The alliance said in a statement the ambassadors of the 19 NATO nations agreed that De Hoop Scheffer will succeed Britain's Lord Robertson, who is stepping down in December after serving his four-year term.
"As foreign minister, he has impressed all his colleagues with his judgment and grasp of the issues," Robertson said in the statement.
"These are challenging times for NATO ... and I am delighted that we have found the right man to ensure NATO remains the world's most successful defense alliance."
Canada and France held up an agreement on De Hoop Scheffer last week.
France wanted more time to discuss the issue and Canada stuck by its candidate, Canadian Finance Minister John Manley, who was the Dutchman's main rival for NATO's top job.
However, Manley failed to rally support from European allies reluctant to relinquish their traditional hold on the secretary-general's post.
De Hoop Scheffer is seen as a bridge maker between the United States and those European allies whose opposition to the Iraq war earlier this year prompted NATO's deepest split for years.
The Dutch government supported the war but avoided taking a high profile in the dispute with NATO's anti-war nations led by France and Germany.
The center-right government, which De Hoop Scheffer joined as foreign minister last year, has maintained the Netherlands' traditional support both for closer integration among European nations and a strong trans-Atlantic alliance.
Although relatively inexperienced at the highest levels of government, De Hoop Scheffer, 55, has impressed his NATO colleagues with a no-nonsense approach and commitment to modernizing the alliance.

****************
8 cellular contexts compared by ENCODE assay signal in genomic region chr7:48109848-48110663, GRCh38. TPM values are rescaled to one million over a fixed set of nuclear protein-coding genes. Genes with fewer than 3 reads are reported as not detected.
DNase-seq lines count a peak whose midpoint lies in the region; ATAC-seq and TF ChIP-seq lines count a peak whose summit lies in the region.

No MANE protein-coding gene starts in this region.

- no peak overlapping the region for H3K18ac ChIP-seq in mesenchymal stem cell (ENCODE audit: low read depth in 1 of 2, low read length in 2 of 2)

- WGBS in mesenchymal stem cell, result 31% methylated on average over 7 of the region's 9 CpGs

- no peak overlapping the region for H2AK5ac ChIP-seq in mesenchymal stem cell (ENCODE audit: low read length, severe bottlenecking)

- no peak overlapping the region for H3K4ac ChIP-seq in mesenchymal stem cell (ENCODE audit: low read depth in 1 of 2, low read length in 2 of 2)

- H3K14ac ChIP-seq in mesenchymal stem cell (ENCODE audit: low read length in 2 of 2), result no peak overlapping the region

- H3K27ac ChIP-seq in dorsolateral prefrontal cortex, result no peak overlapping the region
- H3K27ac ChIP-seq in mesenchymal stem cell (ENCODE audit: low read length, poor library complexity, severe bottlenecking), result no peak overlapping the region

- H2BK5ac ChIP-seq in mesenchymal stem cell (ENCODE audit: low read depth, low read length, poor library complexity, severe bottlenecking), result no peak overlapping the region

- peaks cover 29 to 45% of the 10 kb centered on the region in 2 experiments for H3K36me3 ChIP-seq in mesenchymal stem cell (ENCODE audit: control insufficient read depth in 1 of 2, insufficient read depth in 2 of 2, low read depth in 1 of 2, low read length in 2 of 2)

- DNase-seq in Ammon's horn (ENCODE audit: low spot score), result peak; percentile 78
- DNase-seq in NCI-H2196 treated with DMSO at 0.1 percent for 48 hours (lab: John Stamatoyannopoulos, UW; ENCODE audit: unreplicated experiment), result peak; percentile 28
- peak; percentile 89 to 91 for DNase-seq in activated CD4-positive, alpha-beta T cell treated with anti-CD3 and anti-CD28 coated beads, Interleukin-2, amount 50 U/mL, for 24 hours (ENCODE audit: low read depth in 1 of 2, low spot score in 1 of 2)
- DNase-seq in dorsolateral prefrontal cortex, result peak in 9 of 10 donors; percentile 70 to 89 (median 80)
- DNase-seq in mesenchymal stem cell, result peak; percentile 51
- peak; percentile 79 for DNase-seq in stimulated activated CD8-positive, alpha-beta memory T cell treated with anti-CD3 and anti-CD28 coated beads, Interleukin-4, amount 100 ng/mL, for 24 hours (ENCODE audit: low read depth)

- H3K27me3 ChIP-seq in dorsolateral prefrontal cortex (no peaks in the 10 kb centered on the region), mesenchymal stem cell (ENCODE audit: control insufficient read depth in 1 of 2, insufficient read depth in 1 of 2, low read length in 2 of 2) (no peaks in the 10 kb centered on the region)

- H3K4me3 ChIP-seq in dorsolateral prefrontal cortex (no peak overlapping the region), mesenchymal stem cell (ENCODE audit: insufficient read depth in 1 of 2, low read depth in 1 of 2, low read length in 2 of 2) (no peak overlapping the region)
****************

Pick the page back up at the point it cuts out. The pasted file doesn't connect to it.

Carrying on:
A career diplomat turned politician, De Hoop Scheffer served at the Dutch mission to NATO in the 1980s, before entering the Dutch parliament where he rose to become leader of the center-right Christian Democrats.
De Hoop Scheffer met with U.S. President George W. Bush during an official visit to Washington last week, an event Dutch media called an American examination to determine if the Dutchman is suited for the post. Diplomats said the meeting went well and the United States backed his candidacy.
Talks to select a new leader among the 19 allies are notoriously secretive. Candidates rarely declare their interest publicly and governments are very discreet about who they support. However, several nations have expressed open support for De Hoop Scheffer in recent weeks.
Since NATO's founding in 1949, the alliance's top civilian post has been held by a European, while a U.S. general serves as the supreme allied commander.
Several European figures were mentioned a possible replacements for Robertson since he announced his intention to step down in February, including Italian Defense Minister Antonio Martino, Portugal's European Union commissioner Antonio Vitorino and Norway's Defense Minister Kristin Krohn Devold, who would have been the first woman to hold NATO's top job.
Robertson, a former defense minister in Britain's Labor government, is to become a deputy chairman of telecommunication's group Cable & Wireless PLC.
De Hoop Scheffer's appointment marks the third time a Dutchman takes the NATO helm. Dirk Stikker served as secretary general from 1961-1964 and Joseph Luns and from 1971-1984.